French men and women in the German Wehrmacht and Waffen-SS during the Second World War
by Arthur Koehl
Our major sources of data are the databases that were set by the mission "Memory" of the region "Grand Est" of France 1. Those databases contain the names and biography of the Alsatian victims during the second World War, including those that were enrolled against their will in the German Armies (the Malgré Nous), civilians that died during bombardments, resistants, victims of deportation, .... We have selected those that fall into the first category, from the Western Archives section of the Memoires. 2 This database was generated based on original documents from:
When we collected the information (November 2016), the database contained information about 23,623 Malgré Nous.
As mentioned on the portal to the database, the information provided may be incomplete, imprecise, and some times contradictory. When possible, we have tried to correct mistakes (such as names of places misspelled or misplaced), but only when the correction was unambiguous.
Most of the records from the Malgré Nous described above contain information on the place of birth and place of disparition, provided as the name of a city and of the corresponding country. As mentioned above, there are some inconsistencies in those information. Some of those inconsistencies are simply a consequence of changes of border lines after the War. Some are related to spelling of names, changes in the name of the city (for example, the free city of Danzig in Germany is now Gdansk in Poland); we corrected those manually. Inconsistencies that could not be resoled lead to the corresponding data to be ignored.
Once we had all the place information cleaned up, we proceeded by converting those names into longitude and latitude, a process referred to as geocoding. We used the Python library geocoder 3 for this task, binding the corresponding code to ArcGis. The script we used is provided here.
The maps used to present the locations of disparition of the Malgré Nous during the second World War are extracted from the "Atlas of the World Battle Fronts in Semimonthly phases to August 15 1945". This Atlas was produced for the Chief of Staff of the United States Army in 1945 4.
In this Atlas, the maps used for presenting the war against Germany through November 1944 are based on azimuthal equidistant projection. In this projection, curving latitudes and converging longitudes appear somewhat as they do on a sphere. The maps are drawn such that Berlin corresponds to the origin. The last six months of the war in Europe are shown on enlarged maps with a change of scale from about 250 to 125 miles to the inch.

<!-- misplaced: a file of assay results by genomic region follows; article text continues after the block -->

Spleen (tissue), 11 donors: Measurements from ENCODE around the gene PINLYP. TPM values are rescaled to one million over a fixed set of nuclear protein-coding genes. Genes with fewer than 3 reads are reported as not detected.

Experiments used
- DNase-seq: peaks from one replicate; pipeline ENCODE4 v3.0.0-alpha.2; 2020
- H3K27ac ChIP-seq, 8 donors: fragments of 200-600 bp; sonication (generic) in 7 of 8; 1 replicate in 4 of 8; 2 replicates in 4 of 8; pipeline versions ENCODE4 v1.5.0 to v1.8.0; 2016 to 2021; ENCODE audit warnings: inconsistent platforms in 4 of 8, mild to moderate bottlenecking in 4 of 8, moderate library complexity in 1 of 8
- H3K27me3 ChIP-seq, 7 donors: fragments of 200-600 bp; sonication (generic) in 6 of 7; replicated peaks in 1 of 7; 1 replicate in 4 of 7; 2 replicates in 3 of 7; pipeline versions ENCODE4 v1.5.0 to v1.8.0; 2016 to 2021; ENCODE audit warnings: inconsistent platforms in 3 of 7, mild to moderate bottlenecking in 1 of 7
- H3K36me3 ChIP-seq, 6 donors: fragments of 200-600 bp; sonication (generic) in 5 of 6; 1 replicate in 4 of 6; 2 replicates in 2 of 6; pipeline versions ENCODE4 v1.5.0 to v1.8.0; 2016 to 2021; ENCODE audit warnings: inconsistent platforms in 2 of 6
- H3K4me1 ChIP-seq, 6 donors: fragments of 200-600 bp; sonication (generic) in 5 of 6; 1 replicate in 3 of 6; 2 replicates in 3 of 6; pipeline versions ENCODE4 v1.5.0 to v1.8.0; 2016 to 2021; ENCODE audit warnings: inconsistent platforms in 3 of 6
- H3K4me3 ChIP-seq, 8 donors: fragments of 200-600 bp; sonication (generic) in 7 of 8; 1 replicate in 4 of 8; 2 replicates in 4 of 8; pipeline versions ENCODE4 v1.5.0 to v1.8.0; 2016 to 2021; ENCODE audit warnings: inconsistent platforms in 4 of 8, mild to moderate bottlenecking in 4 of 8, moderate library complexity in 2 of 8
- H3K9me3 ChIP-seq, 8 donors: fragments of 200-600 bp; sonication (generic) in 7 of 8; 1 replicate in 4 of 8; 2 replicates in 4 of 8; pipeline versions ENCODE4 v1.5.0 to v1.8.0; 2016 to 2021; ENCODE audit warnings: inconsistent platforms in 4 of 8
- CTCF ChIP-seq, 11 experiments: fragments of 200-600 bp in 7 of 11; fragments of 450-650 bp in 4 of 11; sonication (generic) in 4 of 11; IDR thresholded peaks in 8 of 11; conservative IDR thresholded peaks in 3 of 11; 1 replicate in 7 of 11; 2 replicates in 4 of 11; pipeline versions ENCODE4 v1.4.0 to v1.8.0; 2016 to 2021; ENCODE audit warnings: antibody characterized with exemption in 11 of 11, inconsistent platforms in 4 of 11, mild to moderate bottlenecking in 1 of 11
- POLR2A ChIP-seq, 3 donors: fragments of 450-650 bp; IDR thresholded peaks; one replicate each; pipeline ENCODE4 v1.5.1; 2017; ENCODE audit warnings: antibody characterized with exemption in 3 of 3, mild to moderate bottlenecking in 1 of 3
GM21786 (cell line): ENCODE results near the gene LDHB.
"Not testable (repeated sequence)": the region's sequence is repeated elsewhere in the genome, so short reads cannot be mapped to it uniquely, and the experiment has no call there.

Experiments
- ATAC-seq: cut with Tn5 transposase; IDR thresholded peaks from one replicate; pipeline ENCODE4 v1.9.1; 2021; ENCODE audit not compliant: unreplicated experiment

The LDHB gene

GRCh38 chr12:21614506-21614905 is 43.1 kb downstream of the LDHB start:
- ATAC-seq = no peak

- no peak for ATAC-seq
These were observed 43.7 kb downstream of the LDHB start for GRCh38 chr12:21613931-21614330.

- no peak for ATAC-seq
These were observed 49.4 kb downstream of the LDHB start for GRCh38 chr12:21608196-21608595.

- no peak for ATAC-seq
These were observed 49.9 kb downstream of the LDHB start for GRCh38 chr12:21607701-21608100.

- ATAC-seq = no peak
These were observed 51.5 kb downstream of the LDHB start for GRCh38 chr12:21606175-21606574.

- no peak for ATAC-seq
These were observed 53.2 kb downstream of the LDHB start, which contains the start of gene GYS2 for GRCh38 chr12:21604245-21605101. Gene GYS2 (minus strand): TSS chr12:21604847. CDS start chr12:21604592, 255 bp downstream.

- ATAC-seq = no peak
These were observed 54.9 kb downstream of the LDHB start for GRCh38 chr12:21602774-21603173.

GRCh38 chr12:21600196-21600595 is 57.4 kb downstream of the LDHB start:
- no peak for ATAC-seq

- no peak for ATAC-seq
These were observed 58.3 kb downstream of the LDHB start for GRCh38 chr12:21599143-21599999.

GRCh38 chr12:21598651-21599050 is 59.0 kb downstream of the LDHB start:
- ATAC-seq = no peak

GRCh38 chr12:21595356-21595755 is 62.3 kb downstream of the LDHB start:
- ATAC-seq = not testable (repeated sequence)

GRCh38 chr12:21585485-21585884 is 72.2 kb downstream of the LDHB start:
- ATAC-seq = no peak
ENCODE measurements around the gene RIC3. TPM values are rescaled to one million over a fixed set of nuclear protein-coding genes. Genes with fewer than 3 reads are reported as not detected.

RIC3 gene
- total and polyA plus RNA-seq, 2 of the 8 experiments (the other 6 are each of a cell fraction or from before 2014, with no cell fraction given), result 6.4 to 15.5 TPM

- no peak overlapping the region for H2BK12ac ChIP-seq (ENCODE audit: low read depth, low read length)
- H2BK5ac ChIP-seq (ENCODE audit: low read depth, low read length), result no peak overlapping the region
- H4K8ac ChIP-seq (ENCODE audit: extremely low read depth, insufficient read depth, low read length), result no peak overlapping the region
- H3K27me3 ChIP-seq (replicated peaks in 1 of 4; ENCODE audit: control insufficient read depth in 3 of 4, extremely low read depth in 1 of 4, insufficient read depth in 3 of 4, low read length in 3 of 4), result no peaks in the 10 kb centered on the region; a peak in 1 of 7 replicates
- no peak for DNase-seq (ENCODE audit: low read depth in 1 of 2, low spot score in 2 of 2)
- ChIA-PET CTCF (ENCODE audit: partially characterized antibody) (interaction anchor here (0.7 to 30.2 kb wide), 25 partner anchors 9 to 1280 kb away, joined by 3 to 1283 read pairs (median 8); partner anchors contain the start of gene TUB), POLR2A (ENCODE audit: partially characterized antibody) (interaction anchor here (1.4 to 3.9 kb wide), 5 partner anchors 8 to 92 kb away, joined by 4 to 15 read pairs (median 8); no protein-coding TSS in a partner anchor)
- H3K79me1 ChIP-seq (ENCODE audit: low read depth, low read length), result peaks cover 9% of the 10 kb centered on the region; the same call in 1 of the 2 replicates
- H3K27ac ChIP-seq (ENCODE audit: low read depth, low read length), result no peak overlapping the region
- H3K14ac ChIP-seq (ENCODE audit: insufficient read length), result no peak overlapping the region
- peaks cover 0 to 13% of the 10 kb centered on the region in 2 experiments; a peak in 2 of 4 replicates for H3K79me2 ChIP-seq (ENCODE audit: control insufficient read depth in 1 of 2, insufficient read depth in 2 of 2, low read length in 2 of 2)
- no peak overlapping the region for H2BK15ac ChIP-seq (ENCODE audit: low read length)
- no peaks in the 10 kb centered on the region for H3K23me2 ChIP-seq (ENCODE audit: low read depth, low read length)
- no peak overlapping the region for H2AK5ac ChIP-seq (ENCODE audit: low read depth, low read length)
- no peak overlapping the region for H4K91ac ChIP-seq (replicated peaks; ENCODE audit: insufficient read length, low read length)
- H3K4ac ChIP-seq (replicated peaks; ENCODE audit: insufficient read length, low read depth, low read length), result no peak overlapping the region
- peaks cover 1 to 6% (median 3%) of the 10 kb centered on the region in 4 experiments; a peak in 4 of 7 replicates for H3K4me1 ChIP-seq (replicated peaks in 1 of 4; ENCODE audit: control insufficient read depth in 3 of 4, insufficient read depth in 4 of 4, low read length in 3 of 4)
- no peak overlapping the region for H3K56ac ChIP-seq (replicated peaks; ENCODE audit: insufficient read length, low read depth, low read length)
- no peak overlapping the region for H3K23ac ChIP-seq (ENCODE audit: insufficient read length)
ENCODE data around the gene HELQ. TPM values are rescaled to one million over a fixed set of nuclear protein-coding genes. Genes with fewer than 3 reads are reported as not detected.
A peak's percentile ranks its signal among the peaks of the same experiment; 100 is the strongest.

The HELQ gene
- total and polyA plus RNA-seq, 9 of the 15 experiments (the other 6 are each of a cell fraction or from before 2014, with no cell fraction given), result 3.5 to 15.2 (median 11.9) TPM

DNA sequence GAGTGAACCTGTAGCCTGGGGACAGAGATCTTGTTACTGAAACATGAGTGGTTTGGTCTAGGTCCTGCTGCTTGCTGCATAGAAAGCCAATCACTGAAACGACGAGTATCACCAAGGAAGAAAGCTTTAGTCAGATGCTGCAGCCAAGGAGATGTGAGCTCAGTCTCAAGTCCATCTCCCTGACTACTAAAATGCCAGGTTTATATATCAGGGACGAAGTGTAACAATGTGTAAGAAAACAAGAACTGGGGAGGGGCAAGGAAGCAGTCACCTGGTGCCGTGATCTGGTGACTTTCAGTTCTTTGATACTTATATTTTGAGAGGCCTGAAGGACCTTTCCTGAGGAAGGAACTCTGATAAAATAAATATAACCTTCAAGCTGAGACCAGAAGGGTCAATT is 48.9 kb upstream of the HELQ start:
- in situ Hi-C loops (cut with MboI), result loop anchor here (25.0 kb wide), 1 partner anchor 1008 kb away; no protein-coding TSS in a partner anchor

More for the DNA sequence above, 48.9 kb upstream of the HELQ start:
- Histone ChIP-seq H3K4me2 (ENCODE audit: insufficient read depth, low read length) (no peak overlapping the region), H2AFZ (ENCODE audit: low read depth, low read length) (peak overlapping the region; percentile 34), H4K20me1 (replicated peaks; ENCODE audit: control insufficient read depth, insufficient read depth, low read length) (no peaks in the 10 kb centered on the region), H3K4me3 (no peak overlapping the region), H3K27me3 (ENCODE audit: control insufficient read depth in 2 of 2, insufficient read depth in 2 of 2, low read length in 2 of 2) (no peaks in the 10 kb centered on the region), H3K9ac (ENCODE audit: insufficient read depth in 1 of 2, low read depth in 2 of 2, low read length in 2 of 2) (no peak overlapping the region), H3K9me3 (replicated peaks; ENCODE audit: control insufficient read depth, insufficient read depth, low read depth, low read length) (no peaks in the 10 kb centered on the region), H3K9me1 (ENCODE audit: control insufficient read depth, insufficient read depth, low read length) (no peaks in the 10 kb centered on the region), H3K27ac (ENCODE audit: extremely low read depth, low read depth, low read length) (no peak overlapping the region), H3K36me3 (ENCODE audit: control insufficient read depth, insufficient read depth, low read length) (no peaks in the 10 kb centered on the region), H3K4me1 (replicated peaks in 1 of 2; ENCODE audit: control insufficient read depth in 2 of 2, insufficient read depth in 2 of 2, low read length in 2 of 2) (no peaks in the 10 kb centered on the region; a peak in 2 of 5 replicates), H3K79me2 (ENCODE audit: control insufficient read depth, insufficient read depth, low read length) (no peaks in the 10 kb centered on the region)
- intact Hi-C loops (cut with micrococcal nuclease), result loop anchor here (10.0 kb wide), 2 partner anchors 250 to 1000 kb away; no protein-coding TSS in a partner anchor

Consider a location given by its latitude φ and longitude λ. To find its corresponding position (xp, yp) on the image representing a map (where xp and yp are pixel locations), we proceed in two steps:
Step 1: the azimuthal equidistant projection
Let φ1 and λ0 be the latitude and longitude of the center of the projection, respectively. For the maps considered, (φ1,λ0)=(52.52,13.4), i.e. the latitude and longitude of Berlin. Let φ and λ be the latitude and longitude of a point on the sphere representing the Earth. The transformation equations for the azimuthal equidistant projection are given by 5:
where c is the angular distance to the center of the projection.
Step 2: Positioning on the maps
The projection described above gives coordinates (x,y) is arbitrary units. To locate those coordinates on the image of a map, we apply linear transformations, namely a scaling and a translation. As such,
The coefficients a, b, c, and d are computed independently for each maps considered. We select two locations (we chose Milan and Minsk). For those two locations, we know their latitudes and longitudes and therefore the corresponding coordinates (x,y). We also find manually their pixel coordinates (xp,yp) for a given map. The coefficients a, b, c, and d are then computed to have the pixel coordinates fit with the planar coordinates, according to the equations above.
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